6. Poor Eating Habits:
Busy schedules, irregular eating habits, consuming processed junk food on the go, and stress- all contribute to poor digestion and absorption, making it difficult for our bodies to extract the nutrients it needs from food. While a multivitamin supplement cannot replace poor eating habits, it can help prevent damage caused in the body due to toxins or overconsumption of food.
7. Reduce the Risk of Chronic Disease:
Healthcare workers like doctors and nutritionists encourage people to look for disease prevention instead of their treatment. Taking a daily supplement may significantly reduce the risk of chronic diseases. A study published in Nutrition Journal in Oct 2007 showed how people who took multiple supplements, including a multivitamin, vitamin C, and all, were 73% less likely to have diabetes and 39% less likely to have hypertension. The multiple supplement users also better c-reactive protein levels, homocysteine (a measure of inflammation), cholesterol, and triglycerides.
8. Vegetarians and vegans
Vegetarians and vegans are often deprived of vital nutrients and can benefit from a multivitamin supplement since their food restrictions can make it harder to get the nutrients their bodies require.
9. People with a condition that depletes nutrients or digestive Issues:
Those with cancer, diabetes, and chronic gastrointestinal disorder such as colitis and pancreatitis or Irritable bowel syndrome (IBS), need to take supplements as heavy medications can disrupt the process of nutrient absorption.
10. Needs above the Recommended dietary allowance (RDA):You may need supplements if you belong to the following categories or are undergoing any of the below-mentioned conditions.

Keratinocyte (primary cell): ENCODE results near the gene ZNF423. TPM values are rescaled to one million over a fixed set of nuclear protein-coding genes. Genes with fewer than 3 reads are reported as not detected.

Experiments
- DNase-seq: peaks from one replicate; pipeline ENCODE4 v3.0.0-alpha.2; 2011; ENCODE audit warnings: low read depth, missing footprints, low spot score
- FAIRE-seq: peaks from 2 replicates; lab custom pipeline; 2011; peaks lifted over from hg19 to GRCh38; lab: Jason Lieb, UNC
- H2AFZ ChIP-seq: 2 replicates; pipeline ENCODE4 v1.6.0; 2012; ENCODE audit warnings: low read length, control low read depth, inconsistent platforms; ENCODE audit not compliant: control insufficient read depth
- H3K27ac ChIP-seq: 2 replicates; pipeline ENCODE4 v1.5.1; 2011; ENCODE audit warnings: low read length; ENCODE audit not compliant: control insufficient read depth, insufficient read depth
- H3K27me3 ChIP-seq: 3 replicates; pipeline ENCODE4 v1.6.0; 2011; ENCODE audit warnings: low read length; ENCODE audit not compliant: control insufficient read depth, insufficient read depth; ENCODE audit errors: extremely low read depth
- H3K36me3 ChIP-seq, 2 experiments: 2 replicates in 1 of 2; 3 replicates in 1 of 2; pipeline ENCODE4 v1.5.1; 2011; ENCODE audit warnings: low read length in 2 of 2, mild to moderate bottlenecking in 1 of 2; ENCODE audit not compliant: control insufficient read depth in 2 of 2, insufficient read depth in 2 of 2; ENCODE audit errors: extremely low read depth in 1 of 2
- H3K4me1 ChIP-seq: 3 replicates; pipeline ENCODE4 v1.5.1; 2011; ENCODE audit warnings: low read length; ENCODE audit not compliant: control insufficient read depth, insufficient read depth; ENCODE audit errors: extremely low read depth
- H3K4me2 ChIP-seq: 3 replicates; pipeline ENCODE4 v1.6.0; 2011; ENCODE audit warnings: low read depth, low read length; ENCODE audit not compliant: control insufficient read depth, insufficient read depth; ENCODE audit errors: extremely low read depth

- Lactating (Breast-Feeding)
- Prolonged Stress
- Chronic Disease
- Inherent Deficiency
- Environmental Pollution and Heavy Metal Toxin
- Malabsorption Disorders like Crohn’s Disease or Irritable Bowel Syndrome
- Exercise-induced Nutrient Depletion
- Alcohol Consumption
- People who have undergone surgery
- Those who are on medications
Even if your daily diet is balanced, comprising plenty of fruits and green veggies, you may still need to take a daily multivitamin supplement to bridge potential nutritional gaps. Taking supplements is a nutritional insurance policy that helps you fill in the gaps for nutrients you may not sufficiently get from your diet.
- Vitamin and Mineral Supplements: Do We Really Need Them?, Farin Kamangar and Ashkan Emadi, International Journal of Preventive Medicine, 2012, (https://www.ncbi.nlm.nih.gov/pmc/articles/PMC3309636/)
- Addressing nutritional gaps with multivitamin and mineral supplements, Elizabeth Ward, Nutrition Journal, 2014, (https://nutritionj.biomedcentral.com/articles/10.1186/1475-2891-13-72)
- Health effects of vitamin and mineral supplements, Fang Fang Zhang, The British Medical Journal, 2020, doi: https://doi.org/10.1136/bmj.m2511 ,(https://www.bmj.com/content/369/bmj.m2511)
- Usage patterns, health, and nutritional status of long-term multiple dietary supplement users: a cross-sectional study, Gladys Block, Christopher D Jensen, Edward P Norkus, Tapashi B Dalvi, Les G Wong, Jamie F McManus & Mark L Hudes, The Nutrition Journal, 2007, (https://nutritionj.biomedcentral.com/articles/10.1186/1475-2891-6-30)